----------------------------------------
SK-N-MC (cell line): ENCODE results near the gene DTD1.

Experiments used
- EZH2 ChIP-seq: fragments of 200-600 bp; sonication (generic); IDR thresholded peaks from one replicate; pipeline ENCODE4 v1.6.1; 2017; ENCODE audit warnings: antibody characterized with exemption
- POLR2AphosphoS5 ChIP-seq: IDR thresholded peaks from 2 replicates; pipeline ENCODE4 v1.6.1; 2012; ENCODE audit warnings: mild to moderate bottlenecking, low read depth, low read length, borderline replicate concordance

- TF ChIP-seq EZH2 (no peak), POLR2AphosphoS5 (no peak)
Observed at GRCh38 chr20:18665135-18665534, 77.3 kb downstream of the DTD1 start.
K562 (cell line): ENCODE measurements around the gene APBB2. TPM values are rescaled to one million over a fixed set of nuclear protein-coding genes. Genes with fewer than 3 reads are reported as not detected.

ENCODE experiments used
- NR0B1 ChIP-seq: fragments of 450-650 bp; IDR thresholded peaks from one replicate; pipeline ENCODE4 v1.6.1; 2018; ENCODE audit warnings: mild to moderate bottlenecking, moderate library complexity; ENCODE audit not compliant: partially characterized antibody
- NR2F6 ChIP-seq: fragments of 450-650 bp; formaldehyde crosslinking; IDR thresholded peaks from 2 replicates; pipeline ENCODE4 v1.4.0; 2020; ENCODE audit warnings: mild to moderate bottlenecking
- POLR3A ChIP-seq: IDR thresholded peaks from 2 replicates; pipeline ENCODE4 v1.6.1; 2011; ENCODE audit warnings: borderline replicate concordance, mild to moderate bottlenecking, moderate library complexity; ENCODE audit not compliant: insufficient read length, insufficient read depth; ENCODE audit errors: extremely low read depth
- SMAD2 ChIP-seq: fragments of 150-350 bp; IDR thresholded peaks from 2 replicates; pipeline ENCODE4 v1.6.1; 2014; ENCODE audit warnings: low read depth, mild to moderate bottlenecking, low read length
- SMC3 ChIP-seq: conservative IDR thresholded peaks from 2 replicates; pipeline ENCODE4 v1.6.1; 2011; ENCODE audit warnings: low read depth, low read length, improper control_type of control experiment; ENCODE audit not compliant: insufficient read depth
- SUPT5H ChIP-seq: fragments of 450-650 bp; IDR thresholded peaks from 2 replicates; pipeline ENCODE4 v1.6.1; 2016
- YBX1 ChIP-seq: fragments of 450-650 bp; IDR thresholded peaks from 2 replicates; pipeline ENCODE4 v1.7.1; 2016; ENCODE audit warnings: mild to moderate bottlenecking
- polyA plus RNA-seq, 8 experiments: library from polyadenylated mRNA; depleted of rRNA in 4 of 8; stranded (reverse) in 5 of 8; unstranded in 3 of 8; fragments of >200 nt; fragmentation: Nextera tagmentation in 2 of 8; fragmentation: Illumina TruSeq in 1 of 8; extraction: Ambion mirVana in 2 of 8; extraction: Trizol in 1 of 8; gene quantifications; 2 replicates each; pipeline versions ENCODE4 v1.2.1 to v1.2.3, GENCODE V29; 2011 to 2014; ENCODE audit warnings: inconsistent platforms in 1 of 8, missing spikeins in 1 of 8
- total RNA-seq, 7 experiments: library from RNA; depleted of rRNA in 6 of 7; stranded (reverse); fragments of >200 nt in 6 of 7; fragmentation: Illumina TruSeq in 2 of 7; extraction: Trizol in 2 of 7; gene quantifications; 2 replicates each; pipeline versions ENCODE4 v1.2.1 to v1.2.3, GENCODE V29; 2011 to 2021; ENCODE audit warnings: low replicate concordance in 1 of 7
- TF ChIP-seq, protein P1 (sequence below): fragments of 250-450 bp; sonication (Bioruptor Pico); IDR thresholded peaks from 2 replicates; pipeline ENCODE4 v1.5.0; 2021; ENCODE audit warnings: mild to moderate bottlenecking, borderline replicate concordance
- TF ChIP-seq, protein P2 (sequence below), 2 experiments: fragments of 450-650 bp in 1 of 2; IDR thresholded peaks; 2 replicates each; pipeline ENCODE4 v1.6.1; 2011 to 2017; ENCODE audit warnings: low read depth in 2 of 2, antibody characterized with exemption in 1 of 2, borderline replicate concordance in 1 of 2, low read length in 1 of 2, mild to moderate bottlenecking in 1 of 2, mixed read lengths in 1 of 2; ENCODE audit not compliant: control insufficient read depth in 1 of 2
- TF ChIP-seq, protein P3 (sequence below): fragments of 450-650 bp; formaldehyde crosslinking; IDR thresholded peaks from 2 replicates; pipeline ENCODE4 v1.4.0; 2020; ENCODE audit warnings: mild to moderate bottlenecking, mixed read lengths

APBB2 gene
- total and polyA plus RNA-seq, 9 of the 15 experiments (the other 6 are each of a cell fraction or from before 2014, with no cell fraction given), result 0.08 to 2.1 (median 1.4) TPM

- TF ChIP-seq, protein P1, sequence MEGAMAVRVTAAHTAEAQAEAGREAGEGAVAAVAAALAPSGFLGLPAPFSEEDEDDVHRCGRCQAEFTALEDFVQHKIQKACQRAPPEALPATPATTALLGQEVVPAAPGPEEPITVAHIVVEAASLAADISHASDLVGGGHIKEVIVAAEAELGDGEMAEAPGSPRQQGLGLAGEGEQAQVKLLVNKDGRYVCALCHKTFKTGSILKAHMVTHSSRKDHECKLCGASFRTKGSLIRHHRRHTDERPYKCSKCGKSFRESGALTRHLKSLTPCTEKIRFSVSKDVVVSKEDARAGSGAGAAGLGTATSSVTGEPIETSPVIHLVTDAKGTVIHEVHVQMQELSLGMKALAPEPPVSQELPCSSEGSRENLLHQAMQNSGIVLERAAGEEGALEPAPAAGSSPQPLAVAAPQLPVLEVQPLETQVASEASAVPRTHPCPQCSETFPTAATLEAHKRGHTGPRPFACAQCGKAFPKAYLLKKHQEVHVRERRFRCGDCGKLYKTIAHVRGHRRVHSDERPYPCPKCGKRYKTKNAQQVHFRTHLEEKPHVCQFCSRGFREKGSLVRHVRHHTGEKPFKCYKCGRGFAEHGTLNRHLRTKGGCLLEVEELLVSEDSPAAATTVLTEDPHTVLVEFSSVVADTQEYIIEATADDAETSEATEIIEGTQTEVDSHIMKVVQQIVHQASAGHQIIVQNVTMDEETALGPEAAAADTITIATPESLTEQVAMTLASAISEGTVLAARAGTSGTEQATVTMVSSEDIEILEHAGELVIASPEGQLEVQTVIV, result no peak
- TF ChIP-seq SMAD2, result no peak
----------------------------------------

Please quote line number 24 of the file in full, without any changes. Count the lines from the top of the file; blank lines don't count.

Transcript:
- TF ChIP-seq SMAD2, result no peak